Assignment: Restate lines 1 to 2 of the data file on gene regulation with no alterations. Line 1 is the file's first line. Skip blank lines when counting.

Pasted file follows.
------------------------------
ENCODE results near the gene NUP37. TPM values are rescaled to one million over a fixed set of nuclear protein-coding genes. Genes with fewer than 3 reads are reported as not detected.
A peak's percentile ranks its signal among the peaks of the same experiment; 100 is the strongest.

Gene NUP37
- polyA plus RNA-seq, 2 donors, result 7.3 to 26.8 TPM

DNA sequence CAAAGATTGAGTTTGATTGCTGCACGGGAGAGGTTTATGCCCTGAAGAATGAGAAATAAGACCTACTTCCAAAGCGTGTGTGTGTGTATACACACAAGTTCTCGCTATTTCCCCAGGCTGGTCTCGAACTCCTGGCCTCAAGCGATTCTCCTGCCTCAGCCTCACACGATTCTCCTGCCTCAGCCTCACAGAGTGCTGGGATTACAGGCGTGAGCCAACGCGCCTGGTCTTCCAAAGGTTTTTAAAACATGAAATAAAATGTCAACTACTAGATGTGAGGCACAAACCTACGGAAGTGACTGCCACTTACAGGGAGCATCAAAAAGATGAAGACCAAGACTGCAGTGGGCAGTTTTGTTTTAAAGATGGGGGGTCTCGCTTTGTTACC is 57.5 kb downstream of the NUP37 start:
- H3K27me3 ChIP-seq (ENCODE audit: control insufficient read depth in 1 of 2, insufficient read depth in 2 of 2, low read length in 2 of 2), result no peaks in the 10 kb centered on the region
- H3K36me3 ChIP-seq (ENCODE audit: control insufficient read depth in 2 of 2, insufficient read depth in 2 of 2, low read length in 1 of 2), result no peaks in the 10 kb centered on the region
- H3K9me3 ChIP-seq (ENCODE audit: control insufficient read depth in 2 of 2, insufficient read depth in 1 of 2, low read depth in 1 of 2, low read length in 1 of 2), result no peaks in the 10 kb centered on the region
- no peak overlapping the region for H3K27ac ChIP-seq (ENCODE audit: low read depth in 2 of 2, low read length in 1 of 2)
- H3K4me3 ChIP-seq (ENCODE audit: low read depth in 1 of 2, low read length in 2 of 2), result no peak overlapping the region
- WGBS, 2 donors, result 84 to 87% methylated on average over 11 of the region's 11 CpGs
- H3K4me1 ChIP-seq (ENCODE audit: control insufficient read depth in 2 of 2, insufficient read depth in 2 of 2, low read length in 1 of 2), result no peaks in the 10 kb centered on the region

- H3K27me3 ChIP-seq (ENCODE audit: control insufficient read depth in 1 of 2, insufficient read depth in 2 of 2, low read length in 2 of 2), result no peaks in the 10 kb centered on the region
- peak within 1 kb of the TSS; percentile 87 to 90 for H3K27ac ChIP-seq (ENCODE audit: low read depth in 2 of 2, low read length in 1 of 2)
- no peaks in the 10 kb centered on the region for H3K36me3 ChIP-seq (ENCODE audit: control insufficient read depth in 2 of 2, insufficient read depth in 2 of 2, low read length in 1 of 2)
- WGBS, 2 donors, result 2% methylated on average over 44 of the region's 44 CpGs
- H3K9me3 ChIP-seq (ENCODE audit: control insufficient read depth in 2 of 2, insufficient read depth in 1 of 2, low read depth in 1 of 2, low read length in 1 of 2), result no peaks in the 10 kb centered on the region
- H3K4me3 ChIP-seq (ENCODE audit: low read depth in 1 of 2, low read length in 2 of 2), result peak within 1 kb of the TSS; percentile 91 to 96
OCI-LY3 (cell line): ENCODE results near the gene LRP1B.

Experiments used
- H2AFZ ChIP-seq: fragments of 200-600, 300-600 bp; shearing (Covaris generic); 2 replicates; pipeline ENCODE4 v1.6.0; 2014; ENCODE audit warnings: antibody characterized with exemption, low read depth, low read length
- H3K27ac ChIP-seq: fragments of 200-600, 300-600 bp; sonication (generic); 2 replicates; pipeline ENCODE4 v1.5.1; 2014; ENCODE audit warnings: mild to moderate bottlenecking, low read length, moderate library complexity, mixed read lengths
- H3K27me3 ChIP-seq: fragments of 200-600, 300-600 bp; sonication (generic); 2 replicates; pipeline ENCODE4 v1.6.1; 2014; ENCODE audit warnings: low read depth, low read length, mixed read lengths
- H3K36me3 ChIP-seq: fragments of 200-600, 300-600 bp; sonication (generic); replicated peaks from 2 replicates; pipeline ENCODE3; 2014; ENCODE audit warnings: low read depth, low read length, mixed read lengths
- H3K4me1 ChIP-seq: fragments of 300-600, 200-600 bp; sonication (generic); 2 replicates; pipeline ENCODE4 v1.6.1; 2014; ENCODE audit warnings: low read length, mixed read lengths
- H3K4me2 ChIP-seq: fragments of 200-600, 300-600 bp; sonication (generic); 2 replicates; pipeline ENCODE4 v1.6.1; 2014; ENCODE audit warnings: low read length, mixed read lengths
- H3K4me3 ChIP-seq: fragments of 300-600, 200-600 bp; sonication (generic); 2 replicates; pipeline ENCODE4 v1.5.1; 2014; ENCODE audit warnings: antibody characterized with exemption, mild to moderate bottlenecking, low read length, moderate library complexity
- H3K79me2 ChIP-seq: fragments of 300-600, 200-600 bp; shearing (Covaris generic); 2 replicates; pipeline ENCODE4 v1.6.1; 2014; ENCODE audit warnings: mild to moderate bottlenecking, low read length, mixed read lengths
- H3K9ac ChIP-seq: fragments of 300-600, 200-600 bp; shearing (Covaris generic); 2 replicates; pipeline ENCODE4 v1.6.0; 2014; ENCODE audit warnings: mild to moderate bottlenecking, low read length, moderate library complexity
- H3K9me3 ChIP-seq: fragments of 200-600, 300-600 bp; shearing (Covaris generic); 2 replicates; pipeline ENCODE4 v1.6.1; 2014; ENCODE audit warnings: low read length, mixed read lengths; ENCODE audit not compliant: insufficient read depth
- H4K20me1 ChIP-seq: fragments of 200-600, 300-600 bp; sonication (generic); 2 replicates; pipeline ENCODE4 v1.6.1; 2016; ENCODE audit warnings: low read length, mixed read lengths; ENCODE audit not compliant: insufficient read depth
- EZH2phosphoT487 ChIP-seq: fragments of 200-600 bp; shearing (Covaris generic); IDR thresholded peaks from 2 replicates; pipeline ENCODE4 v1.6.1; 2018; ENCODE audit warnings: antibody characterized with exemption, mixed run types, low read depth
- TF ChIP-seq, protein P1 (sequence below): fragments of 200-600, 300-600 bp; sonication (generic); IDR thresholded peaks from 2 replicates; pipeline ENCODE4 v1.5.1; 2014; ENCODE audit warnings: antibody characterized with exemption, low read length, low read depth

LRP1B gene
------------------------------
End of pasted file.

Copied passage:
ENCODE results near the gene NUP37. TPM values are rescaled to one million over a fixed set of nuclear protein-coding genes. Genes with fewer than 3 reads are reported as not detected.
A peak's percentile ranks its signal among the peaks of the same experiment; 100 is the strongest.